After I played around with it some more, I realized that I had to switch it to CC mode and turn up the current before it would output any voltage.
I tested the accuracy of the CPS-3205 against a TES 2208 DMM. This TES meter has been my workhorse for the past 35 years or so, and has never been recalibrated. It’s no Fluke, but in my testing against other meters it’s been pretty good. That being said, I haven’t tested its accuracy in well over 15 years.
Out of the box, I tested a few random voltages in CV mode, and they were spot on. However, the ammeter displayed 5mA even when no current was flowing. Before running the tests below, I calibrated the CPS-3205 against the TES 2208 DMM, following the procedure at the bottom of this article. In the tables below, the readings are all shown to their maximum resolution.
The performance in CV mode was quite impressive, tracking to within .1V, and well within its rated spec of <=0.3% + 10mV.
|Setting||Panel Reading||TES 2208 DMM|
Generally, the voltage reacted to setting changes within a second, but when I dialed it down from 28.00V to 00.01V, it seemed like it took about a minute to ramp down and finally stabilize. Interestingly, at low voltages <=.10V, even though the panel meter displays on the high side, the actual output is actually quite a bit more accurate.
In CC mode, the performance was not as impressive, but within the rated spec of <=0.3%+20mA.
|Setting||Panel Reading||TES 2208 DMM|
While CC mode’s accuracy isn’t very good it’s still within its rated spec. The .3%+20mA accuracy makes it basically useless at low currents, so don’t use it for tiny loads, such as 20mA LED’s. The lower currents is where the PS-305D is a better performer.
I didn’t bother testing output ripple, because the accuracy of my CPS-3205 was very similar to that of Voltlog’s CPS-3205C, so I’m going to assume that the output ripple is similar. Also, I am not going to post teardown photos, because Voltlog’s video already goes over the innards of the CPS-3205C in quite some detail.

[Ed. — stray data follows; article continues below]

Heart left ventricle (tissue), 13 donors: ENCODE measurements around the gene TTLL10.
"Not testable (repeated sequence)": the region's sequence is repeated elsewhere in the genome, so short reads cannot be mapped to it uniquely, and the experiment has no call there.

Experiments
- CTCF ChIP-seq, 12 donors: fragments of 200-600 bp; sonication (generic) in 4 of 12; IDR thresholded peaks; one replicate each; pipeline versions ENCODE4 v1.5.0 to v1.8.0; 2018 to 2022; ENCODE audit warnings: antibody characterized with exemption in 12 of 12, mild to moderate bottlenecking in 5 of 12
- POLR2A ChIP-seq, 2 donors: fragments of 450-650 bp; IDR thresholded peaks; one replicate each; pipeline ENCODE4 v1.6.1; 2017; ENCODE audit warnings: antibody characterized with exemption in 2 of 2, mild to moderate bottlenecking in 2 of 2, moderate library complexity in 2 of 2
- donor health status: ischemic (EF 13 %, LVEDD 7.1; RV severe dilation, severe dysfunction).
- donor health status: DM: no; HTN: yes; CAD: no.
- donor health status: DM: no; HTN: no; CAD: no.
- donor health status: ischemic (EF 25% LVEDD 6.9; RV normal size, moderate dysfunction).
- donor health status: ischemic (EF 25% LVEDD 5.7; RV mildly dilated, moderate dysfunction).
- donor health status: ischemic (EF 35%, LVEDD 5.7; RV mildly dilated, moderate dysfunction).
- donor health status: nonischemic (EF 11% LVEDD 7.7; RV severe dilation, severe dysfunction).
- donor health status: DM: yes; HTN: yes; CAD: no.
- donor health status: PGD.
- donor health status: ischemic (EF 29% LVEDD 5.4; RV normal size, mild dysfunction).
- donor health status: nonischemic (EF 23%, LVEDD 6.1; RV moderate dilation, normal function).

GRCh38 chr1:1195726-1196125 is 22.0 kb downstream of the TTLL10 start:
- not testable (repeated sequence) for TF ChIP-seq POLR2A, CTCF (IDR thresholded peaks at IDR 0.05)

I am impressed that such an inexpensive piece of Chinese equipment is of such high quality. The CPS-3205 is well mode, easy to use, and surprisingly, comes from the factory fairly well calibrated. The user interface is well thought out.
Being a switch mode supply, it is light, compact, and quiet. Even though it’s fanless, it runs cool at the currents I tested.
One quibble I have is that the binding posts are in the rear of the unit. I wish that they were on the front panel, so I wouldn’t have to reach behind it. Also, the binding posts are lacking a hole drilled into the bolt for easy insertion of wires, and I wish the standoffs were a bit higher, so that they stood a bit farther away from the case.
The CPS-3205 not accurate enough for lab use, but for general hobby use, the performance is pretty impressive, as long as you can live with .3%+20mA accuracy on current control. It’s a great buy for the price. Currently, it can be had for <$50USD if you search around. It’s too bad that the current control isn’t better <100mA. It would have been nice to have the functionality to be able to run it between 5-25mA.
For those who want to re-calibrate the unit, it is easy to do, and the procedure is listed below.
WARNING: ONCE YOU ENTER CALIBRATION MODE, YOU MUST COMPLETE THE ENTIRE PROCEDURE. IF CALIBRATION MODE IS ABORTED BEFORE COMPLETION, THE UNIT WILL ALWAYS DISPLAY ECP/ECP(OCP) AND BE NON-FUNCTIONAL UNTIL YOU COMPLETE A CALIBRATION CYCLE:
17 thoughts on “Test & Review: GOPHERT CPS-3205 0-30V/0-5A Bench Power Supply”